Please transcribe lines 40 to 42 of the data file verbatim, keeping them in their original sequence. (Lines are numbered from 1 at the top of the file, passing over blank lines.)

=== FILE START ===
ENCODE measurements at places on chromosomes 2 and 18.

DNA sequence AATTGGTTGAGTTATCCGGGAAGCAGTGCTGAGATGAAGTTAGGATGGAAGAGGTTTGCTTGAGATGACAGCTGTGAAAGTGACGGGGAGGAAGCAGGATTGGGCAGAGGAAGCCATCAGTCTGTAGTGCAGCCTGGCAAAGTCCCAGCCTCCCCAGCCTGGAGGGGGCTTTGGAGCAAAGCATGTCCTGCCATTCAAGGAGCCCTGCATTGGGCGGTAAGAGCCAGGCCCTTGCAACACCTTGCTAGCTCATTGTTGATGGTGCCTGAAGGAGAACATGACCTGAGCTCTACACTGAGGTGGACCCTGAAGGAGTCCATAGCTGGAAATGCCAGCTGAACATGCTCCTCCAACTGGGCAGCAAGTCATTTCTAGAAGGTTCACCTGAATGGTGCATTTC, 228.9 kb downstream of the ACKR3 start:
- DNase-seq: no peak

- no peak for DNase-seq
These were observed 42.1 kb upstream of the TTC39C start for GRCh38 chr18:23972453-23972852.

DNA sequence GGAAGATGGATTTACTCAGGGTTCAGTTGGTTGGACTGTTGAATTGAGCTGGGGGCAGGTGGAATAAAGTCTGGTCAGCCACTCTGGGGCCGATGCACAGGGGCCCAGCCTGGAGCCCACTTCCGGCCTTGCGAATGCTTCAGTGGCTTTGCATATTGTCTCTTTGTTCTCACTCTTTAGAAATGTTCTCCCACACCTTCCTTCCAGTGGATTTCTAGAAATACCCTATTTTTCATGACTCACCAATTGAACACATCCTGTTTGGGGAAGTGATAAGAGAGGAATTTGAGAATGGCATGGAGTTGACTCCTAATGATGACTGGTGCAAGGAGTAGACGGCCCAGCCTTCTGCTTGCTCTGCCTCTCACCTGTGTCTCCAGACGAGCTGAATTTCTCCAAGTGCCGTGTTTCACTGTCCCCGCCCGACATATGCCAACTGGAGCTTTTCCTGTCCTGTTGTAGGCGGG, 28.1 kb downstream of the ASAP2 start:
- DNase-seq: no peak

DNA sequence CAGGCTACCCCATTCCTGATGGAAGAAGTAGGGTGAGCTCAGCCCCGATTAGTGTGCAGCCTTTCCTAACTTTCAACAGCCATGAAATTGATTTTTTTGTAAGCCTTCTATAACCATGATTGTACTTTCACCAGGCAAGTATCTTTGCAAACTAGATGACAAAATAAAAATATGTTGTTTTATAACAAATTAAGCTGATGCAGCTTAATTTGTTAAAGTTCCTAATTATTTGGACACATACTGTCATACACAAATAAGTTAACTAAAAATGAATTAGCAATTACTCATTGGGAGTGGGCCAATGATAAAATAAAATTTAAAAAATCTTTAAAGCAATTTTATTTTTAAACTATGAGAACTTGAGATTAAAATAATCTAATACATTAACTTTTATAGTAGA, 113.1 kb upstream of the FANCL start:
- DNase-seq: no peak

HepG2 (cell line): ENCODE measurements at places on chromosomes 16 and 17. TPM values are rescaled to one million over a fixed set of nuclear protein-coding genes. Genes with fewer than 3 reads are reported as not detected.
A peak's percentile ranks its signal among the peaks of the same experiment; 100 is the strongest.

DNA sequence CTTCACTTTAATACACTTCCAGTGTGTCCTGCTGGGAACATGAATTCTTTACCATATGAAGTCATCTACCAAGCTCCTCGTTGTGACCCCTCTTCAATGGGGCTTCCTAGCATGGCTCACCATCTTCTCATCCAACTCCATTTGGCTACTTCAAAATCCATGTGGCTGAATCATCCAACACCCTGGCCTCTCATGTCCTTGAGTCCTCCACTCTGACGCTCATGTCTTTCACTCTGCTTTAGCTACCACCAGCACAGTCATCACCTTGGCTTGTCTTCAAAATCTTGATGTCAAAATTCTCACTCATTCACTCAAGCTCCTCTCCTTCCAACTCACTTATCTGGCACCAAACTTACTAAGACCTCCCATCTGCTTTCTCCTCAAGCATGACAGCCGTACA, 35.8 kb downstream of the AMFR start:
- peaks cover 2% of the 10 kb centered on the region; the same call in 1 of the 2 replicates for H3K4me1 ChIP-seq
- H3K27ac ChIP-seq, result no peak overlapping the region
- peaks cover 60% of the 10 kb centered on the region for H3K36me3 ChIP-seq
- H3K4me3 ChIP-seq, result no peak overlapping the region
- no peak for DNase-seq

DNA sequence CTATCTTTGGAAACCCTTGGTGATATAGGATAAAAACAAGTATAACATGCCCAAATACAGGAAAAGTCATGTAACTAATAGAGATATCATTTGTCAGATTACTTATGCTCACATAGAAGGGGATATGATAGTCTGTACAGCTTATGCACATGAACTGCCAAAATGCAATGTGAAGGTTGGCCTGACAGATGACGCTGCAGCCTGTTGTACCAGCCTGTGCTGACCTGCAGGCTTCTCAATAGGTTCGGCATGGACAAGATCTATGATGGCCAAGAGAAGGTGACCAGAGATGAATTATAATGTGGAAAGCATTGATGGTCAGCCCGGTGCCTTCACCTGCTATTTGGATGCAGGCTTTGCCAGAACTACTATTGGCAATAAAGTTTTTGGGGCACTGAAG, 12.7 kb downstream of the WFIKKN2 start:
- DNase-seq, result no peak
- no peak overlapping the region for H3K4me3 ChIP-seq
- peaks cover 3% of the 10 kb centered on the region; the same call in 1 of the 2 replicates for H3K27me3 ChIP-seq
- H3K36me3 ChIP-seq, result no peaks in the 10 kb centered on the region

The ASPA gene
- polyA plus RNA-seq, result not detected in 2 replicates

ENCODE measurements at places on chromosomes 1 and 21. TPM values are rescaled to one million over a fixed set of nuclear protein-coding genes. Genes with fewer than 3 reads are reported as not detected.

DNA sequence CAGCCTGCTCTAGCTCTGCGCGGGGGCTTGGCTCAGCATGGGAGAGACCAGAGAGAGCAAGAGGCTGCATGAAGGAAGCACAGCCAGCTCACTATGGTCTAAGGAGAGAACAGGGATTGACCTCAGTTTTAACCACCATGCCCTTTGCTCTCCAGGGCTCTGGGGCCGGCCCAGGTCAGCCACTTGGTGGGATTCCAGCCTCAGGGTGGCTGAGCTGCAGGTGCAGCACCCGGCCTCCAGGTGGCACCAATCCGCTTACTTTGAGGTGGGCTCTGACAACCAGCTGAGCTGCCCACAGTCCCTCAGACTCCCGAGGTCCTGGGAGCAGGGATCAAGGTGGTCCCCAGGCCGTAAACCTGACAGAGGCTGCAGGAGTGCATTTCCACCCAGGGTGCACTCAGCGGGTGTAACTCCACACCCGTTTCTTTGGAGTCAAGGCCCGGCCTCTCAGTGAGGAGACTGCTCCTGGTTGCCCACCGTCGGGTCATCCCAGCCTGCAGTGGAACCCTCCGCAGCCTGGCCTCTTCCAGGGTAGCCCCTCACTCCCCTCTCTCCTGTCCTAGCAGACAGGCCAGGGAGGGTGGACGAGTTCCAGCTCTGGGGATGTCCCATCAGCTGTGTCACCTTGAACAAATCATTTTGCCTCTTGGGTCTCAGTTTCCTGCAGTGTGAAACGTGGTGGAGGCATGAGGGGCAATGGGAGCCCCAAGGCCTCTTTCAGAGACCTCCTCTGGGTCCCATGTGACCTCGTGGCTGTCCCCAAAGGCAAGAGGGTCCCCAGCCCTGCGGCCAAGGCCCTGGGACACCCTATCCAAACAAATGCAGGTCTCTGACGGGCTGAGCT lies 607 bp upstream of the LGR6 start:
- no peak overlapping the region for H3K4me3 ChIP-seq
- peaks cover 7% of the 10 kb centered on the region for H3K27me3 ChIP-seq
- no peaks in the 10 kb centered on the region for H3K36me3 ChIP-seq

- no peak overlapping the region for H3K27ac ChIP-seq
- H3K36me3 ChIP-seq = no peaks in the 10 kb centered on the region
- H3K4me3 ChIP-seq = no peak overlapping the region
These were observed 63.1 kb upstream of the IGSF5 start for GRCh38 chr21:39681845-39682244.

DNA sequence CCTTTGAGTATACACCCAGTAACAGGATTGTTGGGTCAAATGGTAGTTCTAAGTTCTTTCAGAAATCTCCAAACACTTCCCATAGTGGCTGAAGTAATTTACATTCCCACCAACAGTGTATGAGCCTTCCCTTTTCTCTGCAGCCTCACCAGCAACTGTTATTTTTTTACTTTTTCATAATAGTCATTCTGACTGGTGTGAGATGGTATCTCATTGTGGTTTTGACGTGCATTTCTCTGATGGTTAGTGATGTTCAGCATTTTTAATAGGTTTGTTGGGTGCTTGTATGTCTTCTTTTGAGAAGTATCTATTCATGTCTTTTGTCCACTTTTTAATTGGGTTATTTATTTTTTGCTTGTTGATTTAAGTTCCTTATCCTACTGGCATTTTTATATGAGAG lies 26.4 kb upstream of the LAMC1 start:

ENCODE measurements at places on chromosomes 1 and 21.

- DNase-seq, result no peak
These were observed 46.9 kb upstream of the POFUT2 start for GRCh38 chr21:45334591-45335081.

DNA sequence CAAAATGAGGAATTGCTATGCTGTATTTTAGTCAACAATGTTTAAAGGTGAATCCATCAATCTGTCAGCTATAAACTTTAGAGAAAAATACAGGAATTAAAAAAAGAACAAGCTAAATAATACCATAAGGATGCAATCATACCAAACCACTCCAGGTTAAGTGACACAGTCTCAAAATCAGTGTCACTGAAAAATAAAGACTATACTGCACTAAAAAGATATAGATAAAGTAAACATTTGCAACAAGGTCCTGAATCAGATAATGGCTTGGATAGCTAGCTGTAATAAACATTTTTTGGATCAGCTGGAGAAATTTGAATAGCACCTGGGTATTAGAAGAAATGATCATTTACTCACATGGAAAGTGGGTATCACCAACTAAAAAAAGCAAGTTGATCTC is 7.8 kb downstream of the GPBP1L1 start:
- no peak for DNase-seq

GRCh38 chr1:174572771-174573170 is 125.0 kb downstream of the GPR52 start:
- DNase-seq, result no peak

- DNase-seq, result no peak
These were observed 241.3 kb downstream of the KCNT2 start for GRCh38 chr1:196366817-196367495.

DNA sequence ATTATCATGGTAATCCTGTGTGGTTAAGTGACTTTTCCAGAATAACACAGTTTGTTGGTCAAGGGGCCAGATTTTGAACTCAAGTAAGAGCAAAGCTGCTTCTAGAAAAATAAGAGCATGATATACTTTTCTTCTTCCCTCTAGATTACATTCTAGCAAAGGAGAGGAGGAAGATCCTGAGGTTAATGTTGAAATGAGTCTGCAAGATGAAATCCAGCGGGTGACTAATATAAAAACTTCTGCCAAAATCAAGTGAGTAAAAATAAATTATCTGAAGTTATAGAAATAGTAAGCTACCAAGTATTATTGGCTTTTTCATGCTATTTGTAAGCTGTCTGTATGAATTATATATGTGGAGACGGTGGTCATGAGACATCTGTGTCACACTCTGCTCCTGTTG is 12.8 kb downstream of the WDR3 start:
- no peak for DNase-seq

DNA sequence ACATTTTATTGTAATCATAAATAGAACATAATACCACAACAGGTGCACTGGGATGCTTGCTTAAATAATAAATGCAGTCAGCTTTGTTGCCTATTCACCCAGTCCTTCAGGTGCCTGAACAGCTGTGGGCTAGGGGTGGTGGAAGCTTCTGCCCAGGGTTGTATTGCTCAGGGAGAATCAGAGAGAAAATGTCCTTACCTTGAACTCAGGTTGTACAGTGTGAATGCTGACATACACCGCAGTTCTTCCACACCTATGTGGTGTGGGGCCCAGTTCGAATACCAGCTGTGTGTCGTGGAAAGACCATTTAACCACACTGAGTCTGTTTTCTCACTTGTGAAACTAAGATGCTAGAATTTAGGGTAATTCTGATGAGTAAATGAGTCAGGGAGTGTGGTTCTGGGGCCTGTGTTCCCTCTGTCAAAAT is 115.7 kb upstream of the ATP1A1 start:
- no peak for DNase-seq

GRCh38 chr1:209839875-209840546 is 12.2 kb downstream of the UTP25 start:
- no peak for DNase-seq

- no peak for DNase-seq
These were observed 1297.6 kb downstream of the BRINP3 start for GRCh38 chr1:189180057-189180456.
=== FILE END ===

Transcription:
GRCh38 chr1:174572771-174573170 is 125.0 kb downstream of the GPR52 start:
- DNase-seq, result no peak

- DNase-seq, result no peak